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(Reuters) — French insurer Axa SA said it expected to book net proceeds of $3.1 billion from the sale of a 29% stake in Axa Equitable Holdings as it exits its U.S. life insurance business.
Axa, the second-largest European insurer after Germany’s Allianz SE, has been gradually divesting from EQH to raise funds to pay for its $15 billion acquisition of Bermuda-based rival XL Group Ltd. last year.
Axa said in a statement on Friday it had sold 144 million EQH shares at $21.80 per share to Goldman Sachs, the sole underwriter in a secondary public share offering expected to close on Nov. 13.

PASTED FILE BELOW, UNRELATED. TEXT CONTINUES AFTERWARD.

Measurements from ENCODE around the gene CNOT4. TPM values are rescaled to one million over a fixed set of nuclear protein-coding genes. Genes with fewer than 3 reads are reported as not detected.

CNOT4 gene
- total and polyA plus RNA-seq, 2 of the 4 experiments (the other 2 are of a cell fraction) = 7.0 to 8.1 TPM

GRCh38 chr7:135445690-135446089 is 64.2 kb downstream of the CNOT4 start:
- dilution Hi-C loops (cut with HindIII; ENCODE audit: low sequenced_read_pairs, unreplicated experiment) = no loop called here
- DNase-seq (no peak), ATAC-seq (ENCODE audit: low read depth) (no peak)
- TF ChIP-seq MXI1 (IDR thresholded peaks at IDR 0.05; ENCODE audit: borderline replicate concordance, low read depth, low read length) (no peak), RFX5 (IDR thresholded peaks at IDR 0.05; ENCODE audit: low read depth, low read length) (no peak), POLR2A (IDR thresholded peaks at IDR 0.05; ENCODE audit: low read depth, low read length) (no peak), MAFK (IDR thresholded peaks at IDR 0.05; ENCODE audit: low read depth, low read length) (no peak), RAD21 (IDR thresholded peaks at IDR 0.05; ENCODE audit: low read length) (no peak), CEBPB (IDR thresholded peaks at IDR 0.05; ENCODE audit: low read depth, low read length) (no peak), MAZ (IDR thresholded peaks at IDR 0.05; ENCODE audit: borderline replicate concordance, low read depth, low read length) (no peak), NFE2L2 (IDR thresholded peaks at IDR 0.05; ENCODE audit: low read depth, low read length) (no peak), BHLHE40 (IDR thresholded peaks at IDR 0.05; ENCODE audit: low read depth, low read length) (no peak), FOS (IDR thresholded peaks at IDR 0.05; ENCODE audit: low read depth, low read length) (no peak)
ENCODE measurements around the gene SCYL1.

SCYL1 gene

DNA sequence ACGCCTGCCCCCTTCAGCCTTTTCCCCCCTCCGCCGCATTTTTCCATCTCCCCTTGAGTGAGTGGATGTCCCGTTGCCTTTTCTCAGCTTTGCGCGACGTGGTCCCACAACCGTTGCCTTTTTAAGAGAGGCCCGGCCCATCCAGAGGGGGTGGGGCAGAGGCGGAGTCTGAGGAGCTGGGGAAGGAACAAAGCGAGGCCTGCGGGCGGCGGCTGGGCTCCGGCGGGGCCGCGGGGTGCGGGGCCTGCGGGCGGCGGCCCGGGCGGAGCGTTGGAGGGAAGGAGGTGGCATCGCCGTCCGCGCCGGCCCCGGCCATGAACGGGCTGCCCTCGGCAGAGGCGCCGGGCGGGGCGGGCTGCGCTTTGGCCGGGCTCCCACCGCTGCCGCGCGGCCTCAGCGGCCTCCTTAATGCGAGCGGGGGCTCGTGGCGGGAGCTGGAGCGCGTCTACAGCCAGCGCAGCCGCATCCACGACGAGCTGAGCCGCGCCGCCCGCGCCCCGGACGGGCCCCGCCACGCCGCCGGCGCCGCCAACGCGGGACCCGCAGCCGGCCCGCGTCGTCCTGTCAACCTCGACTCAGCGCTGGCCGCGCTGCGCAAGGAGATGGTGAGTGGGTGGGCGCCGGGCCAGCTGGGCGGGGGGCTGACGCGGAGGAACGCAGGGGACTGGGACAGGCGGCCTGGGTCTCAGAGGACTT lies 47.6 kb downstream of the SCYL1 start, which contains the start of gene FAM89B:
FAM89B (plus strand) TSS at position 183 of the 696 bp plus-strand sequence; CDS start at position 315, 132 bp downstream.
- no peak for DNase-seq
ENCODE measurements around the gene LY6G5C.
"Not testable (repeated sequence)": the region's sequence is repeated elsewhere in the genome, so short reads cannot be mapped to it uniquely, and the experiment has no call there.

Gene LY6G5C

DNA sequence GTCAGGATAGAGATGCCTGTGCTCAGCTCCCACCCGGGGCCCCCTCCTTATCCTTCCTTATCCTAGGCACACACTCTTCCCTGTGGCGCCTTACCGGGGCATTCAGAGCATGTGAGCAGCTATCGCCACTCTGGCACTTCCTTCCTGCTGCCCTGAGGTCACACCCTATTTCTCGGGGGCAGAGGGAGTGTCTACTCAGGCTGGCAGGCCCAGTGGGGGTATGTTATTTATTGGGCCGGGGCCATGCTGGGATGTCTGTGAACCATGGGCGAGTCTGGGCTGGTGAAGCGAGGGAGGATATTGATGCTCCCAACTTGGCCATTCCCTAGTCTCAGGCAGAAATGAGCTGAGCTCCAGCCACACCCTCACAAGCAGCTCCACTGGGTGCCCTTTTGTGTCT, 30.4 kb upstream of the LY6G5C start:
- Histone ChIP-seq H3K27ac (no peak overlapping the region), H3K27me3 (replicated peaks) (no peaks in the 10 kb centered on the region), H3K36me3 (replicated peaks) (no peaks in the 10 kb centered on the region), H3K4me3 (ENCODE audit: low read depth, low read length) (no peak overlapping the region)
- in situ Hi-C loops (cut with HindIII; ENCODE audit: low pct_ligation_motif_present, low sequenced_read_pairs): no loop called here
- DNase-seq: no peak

EQH has agreed to repurchase 24 million shares at the same price.
Axa said that proceeds from the deal would boost the group’s Solvency II capital requirements ratio by 6 points and that no significant net income impact was expected.
After the deal, the French group will retain only a 9.6% stake it needs to redeem an Axa bond maturing in May 2021 that has to be exchangeable in EQH shares.
Axa XL, a unit of Axa SA, said Friday its Bermuda and London reinsurance platforms will be combined to create a global markets business focused on catastrophe, casualty and specialty lines led by Rob Littlemore, chief executive of its London reinsurance business.